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This week, and part of next, we will examine the sin of the Chaldeans, but it is always good to turn the mirror around to ourselves, for the root causes that led to their sins are the same root causes that leads to ours.


1. What stands out to you from the above and why?

2. What comfort does it give you personally that God is a just God and will repay?

Twila is learning some sign language for when she presents her memorization of Habakkuk, and she showed me that the sign for woe (See Habakkuk 2:15) was like shooting an arrow from a bow. It made me remember Spurgeon’s teaching on the rainbow given as a promise — that the actual word is bow, like an archer’s bow, but the bow is pointed upward with the arrow toward God. If we are in Him, the “woe” we deserve fell on Him.


Monday-Wednesday Bible Study

First Review:

Last week, regarding the vision, Habakkuk was instructed:

For still the vision awaits its appointed time;

it hastens to the end — it will not lie.

If it seems slow, wait for it,

it will surely come, it will not delay.

Behold, his soul is puffed up, it is not upright within him,

but the righteous shall live by his faith.

Habakkuk 2:3-4

Kay Arthur says that Hab. 2:4 is the most important verse in the book. The following commentary agrees, showing how often it is repeated in the New Testament.


Sometimes the question comes up, “How were people saved in the Old Testament?” Here we see — the same — by faith. In trusting in God they also trusted in Christ, their promised Redeemer to come.

In looking at the parable of the servants waiting for their master in Luke 12, here is an excerpt from the above commentary showing the parallel with Habbakuk 2.

Habbakuk 2:3 “It will surely come, it will not delay”
In the parable Jesus tells, though the Master promised to return, some servants say “My master is delayed in coming.”

Note the juxtaposition of a servant who is “faithful” and one who is “faithless” and the juxtaposition of people who “live by faith” and people whose “spirit is not right in them” In Habakkuk 2:4 and the statement in Habakkuk 2:5 that wine is treacherous and the description of the faithless servant in Luke 12:45 who drinks and gets drunk …

I believe that persecution reveals our hearts, whether they be like the heart of the faithful servant (or servant who walks by faith) or the heart of the faithless servant (who is puffed up and thus does not trust God). The testimonies I am hearing concerning persecution from the Middle East surely cause me to ponder — could I remain faithful if my children or grandchildren’s lives were threatened? A World War II testimony that moved me greatly was that of Sophie Scholl, a young woman who passed out leaflets against Hitler and was martyred. If she would have denied Christ at the end, she was told her life could have been spared. There is a scene where she says good-bye to her parents that tears your heart — yet she and her parents walked by faith and not by sight.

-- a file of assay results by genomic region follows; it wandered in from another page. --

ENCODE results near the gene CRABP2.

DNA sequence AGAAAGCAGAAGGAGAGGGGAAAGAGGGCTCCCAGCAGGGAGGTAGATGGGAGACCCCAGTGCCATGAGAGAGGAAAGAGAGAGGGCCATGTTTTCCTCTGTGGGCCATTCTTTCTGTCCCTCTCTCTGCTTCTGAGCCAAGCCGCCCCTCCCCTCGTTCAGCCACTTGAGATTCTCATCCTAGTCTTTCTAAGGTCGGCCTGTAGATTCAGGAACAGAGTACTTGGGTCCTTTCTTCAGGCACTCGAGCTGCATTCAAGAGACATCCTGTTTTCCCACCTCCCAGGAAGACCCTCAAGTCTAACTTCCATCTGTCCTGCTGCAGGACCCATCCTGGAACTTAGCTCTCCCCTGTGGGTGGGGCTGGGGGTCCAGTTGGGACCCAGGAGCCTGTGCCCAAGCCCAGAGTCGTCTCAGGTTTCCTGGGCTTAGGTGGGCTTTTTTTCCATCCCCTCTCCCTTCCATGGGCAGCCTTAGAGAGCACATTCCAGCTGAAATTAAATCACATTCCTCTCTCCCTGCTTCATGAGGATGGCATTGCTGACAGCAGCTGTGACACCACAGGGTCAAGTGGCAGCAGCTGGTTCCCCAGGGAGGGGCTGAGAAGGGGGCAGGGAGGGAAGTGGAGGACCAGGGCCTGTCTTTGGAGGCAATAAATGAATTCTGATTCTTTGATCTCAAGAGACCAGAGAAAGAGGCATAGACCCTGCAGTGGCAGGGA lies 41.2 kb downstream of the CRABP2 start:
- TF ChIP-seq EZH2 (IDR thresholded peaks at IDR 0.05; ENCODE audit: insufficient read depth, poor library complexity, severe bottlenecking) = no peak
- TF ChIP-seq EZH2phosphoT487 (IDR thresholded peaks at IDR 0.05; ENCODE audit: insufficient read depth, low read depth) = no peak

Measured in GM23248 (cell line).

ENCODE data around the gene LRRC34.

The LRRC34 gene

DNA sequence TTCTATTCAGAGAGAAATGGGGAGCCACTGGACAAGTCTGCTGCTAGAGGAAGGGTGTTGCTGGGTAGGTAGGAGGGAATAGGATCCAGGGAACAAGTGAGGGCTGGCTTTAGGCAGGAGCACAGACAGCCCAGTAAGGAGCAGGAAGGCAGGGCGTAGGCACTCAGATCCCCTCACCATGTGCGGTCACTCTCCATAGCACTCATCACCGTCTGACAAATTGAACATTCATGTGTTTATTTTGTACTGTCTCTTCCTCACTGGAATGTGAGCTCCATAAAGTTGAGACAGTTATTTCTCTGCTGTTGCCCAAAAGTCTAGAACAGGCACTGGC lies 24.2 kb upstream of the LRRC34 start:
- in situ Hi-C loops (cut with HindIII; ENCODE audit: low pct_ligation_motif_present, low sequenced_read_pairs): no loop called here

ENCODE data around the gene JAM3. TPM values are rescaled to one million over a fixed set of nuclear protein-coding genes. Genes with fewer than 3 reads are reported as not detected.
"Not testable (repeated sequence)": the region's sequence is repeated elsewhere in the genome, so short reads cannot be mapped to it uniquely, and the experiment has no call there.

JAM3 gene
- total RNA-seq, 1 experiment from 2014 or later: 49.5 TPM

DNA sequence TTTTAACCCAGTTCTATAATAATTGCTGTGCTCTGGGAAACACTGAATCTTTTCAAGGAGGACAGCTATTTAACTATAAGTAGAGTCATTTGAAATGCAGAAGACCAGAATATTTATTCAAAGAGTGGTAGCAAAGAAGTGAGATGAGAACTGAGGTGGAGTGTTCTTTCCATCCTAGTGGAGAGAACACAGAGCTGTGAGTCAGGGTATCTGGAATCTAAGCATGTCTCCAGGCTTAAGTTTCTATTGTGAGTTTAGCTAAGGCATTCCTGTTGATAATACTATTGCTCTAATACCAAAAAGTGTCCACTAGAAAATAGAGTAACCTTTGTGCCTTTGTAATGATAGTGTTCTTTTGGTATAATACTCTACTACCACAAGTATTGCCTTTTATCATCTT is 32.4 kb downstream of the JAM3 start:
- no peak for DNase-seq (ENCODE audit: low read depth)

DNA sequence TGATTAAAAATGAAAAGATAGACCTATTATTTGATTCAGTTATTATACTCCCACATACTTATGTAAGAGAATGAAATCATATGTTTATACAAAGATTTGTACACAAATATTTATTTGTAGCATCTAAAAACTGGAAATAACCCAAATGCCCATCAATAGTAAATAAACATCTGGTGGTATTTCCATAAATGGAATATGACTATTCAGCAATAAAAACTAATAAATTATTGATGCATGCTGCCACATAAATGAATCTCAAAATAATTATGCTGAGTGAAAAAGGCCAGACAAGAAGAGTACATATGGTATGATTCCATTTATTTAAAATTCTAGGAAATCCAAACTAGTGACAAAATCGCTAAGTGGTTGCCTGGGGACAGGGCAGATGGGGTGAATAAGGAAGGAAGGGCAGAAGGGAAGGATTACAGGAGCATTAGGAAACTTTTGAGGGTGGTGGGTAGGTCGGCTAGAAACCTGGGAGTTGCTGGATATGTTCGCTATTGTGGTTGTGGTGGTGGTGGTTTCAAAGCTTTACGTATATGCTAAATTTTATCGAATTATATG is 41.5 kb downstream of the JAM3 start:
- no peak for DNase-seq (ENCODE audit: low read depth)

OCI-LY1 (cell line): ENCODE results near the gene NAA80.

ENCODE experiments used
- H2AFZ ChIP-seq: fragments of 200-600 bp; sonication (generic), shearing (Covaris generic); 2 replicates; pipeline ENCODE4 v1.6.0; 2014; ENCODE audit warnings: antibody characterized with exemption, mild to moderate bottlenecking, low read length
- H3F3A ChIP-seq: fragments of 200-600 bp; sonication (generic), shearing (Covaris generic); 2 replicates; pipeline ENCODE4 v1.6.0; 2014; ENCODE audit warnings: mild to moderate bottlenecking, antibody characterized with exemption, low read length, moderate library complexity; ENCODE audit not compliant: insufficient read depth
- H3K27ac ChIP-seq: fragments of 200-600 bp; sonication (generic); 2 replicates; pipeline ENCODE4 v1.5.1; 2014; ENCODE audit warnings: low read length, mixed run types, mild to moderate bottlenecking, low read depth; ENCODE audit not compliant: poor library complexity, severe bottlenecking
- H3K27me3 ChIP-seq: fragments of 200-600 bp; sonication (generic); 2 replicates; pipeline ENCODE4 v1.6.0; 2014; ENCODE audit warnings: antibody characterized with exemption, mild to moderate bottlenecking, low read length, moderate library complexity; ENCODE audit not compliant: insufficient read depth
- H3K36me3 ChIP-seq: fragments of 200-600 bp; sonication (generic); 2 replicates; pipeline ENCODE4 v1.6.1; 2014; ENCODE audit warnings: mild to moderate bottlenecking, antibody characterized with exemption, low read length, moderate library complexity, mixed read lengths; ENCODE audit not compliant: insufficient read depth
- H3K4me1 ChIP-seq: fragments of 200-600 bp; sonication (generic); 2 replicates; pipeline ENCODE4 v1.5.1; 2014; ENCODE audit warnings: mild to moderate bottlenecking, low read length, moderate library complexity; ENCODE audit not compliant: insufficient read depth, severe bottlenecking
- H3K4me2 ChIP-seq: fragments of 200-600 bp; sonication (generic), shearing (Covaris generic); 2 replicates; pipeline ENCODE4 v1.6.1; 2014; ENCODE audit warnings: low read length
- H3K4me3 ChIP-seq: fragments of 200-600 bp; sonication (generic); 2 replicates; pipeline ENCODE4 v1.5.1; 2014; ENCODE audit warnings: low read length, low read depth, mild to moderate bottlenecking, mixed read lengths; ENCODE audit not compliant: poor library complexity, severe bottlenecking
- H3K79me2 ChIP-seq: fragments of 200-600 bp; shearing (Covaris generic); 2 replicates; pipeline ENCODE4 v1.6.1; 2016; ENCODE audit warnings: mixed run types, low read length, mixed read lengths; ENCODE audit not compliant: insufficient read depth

This film is available on Netflix or on You-Tube:


I keep using illustrations from World War II because I think it is the closest thing we know in history to what is happening now in the middle east and which, indeed, may come closer to home. We must be ready to walk by faith and not despair by thinking God will not keep His promises.

3. Review Habakkuk 2:1-4 and Luke 12:35-48.

A. What parallels do you see?

B. Reflect on Habakkuk 2:1-4. What jumps out to you now?

 C. Respond (Pray it into your heart)

Last week Laura-Dancer felt convicted by her inaction concerning the persecution Christians — but didn’t know, other than prayer, what she could do. She voiced (as she often does) what many of us feel. I loved what Speaker of the House Paul Ryan said recently, Prayer is doing something. One way to stay informed for prayer is by getting e-mails from Voice of the Martyrs or checking out resources at this website: persecution.com

D. Rest in the presence of God.

4. This week get an overview of Habakkuk 2:5-29. Read it slowly once. At first reading, what stands out to you?

5. Now identify verses that stand out to you concerning:

A. The visible behavior of the Chaldeans

B. The invisible root sins of the Chaldeans

C. The verses that connote the impending judgment of God on the Chaldeans

6. Compare Habakkuk 2:11 to Luke 19:39-40. What similarity and what difference do you see?

D. A. Carson mentions that rabbis of old often used Habakkuk 2:11 in connection with Psalm 73.

This psalm talks about the psalmist envying the prosperous and the arrogant until he saw their final destruction. I think this is an apt psalm for  Habbakuk 2. If you have time, read Psalm 73 and comment.

7. Extra blessing! 🙂 Read and comment on Psalm 73 in light of Habbakuk 2.

Thursday-Friday Sermon

The Culture of Pride

8. Share your notes and comments. (If you’ve run out of time, you’ll have another chance next week to listen and share, though it is worth listening to twice!)


9. What’s your take-a-way and why?

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  1. The first half of my notes on Keller’s sermon,  Culture of Pride.   Hope I get the second half done yet tonight.

    We are looking at the little book of Habakkuk because it shows us how to go through evil times – whether personal or society wide.   If you understand what the book of Habakkuk says, you will be ready for anything.  
    God was saying to Habakkuk that there will be the evil Babylonian empire that is rising up and will be wreaking havoc everywhere.  And God shows the rottenness at the heart of the culture.   As God deconstructs what is wrong with the Babylonian culture, He gives us two very important principles for facing evil times wherever we are,:   (1) In evil times you have to understand with the head the source of the evil, and (2) you need a consolation with the heart to face the evil.